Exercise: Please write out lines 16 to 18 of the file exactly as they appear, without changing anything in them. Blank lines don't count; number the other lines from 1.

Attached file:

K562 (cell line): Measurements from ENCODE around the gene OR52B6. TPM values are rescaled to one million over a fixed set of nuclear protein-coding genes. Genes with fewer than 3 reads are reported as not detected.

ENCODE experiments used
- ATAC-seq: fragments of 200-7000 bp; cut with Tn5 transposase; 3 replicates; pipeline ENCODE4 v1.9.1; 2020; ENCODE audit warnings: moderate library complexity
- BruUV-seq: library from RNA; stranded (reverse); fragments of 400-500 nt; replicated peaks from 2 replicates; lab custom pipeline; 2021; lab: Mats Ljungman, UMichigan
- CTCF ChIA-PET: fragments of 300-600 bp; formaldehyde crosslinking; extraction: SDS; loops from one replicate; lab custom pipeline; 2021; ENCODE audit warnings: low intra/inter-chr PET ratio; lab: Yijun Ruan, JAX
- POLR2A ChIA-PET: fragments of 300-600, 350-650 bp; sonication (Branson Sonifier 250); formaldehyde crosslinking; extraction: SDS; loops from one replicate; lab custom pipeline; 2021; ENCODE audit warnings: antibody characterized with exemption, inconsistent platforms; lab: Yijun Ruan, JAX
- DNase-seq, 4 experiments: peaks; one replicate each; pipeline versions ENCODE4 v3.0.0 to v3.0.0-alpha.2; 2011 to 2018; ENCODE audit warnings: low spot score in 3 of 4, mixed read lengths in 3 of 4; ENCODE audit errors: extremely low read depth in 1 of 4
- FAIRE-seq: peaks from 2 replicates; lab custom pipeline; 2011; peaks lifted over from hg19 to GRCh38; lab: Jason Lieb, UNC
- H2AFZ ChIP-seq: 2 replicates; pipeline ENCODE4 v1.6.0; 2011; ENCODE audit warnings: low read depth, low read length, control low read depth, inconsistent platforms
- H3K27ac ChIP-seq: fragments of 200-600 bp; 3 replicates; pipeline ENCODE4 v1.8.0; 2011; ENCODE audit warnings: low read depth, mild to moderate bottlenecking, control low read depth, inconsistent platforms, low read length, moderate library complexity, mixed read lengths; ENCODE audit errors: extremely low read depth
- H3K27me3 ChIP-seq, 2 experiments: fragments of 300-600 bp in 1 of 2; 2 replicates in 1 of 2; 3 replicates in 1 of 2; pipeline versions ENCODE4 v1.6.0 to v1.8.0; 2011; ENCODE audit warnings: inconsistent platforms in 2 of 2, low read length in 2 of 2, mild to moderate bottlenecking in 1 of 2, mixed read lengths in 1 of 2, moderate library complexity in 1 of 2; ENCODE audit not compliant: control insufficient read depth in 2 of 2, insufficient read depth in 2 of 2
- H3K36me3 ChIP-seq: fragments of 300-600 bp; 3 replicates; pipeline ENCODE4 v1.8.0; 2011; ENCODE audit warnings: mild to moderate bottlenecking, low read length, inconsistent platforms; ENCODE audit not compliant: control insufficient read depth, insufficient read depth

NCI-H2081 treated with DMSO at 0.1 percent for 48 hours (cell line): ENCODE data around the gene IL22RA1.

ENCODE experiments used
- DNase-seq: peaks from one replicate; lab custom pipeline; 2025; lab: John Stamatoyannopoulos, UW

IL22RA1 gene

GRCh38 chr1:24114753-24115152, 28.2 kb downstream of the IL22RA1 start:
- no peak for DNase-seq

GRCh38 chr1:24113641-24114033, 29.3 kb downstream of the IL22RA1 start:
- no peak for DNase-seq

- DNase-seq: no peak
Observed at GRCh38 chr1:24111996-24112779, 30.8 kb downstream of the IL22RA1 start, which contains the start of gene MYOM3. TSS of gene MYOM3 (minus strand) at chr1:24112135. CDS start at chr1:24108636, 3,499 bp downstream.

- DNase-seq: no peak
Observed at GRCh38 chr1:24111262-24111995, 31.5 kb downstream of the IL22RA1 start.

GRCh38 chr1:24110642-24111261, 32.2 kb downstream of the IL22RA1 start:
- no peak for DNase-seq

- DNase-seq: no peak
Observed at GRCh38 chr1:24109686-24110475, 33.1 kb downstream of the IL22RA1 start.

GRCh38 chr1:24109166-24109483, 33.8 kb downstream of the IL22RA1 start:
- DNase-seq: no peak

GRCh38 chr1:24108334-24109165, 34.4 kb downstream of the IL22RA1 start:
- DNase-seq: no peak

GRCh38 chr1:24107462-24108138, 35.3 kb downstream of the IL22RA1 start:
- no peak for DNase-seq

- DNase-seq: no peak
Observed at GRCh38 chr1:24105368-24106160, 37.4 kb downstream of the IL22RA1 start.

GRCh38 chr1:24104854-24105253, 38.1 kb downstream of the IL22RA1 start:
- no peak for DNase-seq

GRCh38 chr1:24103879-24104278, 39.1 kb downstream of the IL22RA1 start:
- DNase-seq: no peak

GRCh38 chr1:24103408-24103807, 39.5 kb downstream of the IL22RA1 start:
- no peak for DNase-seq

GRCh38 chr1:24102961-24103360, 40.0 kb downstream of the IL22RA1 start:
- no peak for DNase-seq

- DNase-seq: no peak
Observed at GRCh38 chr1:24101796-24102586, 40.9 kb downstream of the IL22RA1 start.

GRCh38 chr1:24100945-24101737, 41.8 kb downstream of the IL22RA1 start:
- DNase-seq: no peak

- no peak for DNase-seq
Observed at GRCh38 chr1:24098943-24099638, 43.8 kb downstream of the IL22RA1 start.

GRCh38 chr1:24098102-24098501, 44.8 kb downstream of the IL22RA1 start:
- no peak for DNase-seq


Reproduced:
IL22RA1 gene

GRCh38 chr1:24114753-24115152, 28.2 kb downstream of the IL22RA1 start:
- no peak for DNase-seq